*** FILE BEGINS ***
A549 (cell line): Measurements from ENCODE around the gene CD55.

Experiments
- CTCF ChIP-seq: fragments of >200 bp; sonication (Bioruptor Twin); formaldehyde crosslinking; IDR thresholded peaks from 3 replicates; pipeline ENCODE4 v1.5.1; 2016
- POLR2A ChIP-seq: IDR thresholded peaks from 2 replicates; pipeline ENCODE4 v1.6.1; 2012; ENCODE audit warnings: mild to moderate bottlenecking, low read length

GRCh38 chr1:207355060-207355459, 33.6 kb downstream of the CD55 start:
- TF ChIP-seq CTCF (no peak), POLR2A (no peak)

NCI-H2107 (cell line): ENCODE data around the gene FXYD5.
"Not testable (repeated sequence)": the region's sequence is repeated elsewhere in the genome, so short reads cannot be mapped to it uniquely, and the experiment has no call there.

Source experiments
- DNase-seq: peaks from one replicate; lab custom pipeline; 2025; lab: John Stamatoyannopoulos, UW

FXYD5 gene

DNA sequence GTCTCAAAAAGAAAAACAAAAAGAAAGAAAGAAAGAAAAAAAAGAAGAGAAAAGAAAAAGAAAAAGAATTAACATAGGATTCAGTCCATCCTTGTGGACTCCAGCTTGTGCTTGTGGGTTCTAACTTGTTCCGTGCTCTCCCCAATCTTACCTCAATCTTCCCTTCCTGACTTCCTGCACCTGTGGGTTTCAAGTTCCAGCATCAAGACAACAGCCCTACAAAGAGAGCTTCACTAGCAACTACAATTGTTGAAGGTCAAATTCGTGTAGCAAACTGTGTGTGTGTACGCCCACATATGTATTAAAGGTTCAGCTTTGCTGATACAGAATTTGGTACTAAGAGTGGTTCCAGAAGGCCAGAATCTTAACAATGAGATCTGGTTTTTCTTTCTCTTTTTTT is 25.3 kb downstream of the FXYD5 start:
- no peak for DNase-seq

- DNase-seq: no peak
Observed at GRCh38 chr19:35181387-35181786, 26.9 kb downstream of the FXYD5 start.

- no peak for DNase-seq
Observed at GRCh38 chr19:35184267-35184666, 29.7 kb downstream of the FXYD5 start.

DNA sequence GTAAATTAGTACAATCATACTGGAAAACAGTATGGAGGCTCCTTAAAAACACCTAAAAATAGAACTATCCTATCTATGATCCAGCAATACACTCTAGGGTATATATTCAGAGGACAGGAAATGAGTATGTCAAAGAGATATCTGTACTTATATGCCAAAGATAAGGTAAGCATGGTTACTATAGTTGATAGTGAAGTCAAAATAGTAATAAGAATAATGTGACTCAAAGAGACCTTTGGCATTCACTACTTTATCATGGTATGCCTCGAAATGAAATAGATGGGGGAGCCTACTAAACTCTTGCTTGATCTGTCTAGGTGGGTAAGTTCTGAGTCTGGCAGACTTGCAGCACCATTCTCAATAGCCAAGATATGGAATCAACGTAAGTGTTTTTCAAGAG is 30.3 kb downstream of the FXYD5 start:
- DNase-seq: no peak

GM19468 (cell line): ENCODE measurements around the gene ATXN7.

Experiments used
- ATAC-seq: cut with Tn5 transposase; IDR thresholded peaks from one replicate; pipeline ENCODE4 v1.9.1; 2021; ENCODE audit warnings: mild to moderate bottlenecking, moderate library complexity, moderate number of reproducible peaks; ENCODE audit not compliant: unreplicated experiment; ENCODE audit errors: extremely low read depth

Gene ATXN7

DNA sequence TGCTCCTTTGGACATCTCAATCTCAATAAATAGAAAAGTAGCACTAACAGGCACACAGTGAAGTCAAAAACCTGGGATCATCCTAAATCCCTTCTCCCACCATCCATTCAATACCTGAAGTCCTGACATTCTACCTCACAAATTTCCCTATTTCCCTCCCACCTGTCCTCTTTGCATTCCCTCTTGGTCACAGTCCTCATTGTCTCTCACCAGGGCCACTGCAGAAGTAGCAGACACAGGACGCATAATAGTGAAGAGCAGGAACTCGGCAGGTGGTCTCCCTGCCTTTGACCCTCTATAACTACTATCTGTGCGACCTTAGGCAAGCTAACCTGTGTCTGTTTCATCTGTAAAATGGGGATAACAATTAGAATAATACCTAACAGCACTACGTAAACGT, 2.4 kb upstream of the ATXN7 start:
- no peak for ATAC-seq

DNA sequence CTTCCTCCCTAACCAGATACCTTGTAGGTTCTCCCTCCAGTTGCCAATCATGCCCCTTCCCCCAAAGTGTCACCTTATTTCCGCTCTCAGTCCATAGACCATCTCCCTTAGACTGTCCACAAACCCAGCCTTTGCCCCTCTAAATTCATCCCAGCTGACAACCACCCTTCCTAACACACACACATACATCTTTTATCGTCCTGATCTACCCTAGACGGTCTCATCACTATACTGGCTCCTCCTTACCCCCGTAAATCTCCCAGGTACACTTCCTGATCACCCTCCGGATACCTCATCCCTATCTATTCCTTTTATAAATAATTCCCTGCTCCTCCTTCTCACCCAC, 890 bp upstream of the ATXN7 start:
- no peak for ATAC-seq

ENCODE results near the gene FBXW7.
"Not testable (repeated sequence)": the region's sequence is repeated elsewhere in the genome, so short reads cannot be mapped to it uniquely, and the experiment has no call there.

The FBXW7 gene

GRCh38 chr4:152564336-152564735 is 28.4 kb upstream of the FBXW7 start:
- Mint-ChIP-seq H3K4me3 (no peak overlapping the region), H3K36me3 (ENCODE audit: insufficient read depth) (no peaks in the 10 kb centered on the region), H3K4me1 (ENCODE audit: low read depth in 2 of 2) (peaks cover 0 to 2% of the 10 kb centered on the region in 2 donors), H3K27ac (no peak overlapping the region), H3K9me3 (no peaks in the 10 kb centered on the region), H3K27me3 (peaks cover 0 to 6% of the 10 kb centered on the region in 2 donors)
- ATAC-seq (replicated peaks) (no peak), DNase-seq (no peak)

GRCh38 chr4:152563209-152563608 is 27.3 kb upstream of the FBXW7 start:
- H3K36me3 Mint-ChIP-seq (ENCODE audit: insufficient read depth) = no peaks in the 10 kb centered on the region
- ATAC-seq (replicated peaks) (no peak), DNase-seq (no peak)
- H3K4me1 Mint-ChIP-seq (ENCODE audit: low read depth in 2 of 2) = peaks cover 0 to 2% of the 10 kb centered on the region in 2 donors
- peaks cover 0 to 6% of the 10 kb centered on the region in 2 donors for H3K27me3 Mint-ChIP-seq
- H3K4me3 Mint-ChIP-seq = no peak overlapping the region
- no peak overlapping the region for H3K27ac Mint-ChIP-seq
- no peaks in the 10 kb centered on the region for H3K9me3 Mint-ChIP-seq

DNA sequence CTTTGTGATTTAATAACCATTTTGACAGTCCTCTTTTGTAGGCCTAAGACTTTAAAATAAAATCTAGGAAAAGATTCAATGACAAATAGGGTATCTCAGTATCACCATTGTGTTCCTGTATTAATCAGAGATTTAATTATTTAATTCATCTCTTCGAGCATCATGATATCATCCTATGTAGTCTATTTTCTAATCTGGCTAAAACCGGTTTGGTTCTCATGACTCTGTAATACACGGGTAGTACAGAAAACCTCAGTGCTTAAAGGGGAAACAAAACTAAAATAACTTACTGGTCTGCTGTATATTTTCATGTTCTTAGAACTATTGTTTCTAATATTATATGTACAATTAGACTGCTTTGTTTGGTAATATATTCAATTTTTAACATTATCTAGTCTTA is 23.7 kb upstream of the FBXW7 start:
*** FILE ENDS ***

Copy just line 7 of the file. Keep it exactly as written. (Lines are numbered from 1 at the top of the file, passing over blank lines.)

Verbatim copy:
NCI-H2107 (cell line): ENCODE data around the gene FXYD5.